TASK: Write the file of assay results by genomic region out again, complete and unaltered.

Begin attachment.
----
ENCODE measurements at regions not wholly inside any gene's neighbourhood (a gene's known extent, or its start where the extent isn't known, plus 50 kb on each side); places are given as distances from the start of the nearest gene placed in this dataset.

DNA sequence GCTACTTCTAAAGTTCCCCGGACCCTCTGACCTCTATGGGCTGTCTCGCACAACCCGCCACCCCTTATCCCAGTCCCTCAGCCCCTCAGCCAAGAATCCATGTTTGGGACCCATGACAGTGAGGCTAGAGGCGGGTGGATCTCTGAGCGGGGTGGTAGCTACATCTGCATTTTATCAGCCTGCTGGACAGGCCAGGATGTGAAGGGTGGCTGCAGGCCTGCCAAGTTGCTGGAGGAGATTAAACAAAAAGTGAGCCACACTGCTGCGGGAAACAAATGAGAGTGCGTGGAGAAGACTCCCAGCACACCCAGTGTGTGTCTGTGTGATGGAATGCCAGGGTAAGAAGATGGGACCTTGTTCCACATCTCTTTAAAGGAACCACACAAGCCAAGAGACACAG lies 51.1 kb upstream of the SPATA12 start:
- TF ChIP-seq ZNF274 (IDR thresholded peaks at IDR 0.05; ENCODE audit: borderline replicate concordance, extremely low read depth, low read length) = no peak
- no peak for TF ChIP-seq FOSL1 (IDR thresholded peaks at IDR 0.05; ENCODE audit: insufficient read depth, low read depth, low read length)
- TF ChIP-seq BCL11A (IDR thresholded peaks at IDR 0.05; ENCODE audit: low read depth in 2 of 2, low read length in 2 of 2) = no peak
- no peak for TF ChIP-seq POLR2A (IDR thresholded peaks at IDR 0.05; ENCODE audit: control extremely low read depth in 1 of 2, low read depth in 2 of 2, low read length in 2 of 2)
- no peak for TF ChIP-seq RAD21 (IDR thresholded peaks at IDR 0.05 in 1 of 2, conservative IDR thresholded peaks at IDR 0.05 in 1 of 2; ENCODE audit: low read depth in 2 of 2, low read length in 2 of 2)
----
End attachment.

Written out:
ENCODE measurements at regions not wholly inside any gene's neighbourhood (a gene's known extent, or its start where the extent isn't known, plus 50 kb on each side); places are given as distances from the start of the nearest gene placed in this dataset.

DNA sequence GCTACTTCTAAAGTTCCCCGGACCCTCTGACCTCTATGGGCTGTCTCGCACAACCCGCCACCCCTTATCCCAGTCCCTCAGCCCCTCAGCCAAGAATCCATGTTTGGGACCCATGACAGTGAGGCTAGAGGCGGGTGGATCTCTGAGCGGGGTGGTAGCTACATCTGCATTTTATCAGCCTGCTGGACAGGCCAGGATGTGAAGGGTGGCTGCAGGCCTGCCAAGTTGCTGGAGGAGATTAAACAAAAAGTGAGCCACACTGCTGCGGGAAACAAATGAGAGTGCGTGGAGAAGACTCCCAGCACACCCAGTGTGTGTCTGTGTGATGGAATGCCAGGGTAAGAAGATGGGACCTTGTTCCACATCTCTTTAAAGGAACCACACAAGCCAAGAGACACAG lies 51.1 kb upstream of the SPATA12 start:
- TF ChIP-seq ZNF274 (IDR thresholded peaks at IDR 0.05; ENCODE audit: borderline replicate concordance, extremely low read depth, low read length) = no peak
- no peak for TF ChIP-seq FOSL1 (IDR thresholded peaks at IDR 0.05; ENCODE audit: insufficient read depth, low read depth, low read length)
- TF ChIP-seq BCL11A (IDR thresholded peaks at IDR 0.05; ENCODE audit: low read depth in 2 of 2, low read length in 2 of 2) = no peak
- no peak for TF ChIP-seq POLR2A (IDR thresholded peaks at IDR 0.05; ENCODE audit: control extremely low read depth in 1 of 2, low read depth in 2 of 2, low read length in 2 of 2)
- no peak for TF ChIP-seq RAD21 (IDR thresholded peaks at IDR 0.05 in 1 of 2, conservative IDR thresholded peaks at IDR 0.05 in 1 of 2; ENCODE audit: low read depth in 2 of 2, low read length in 2 of 2)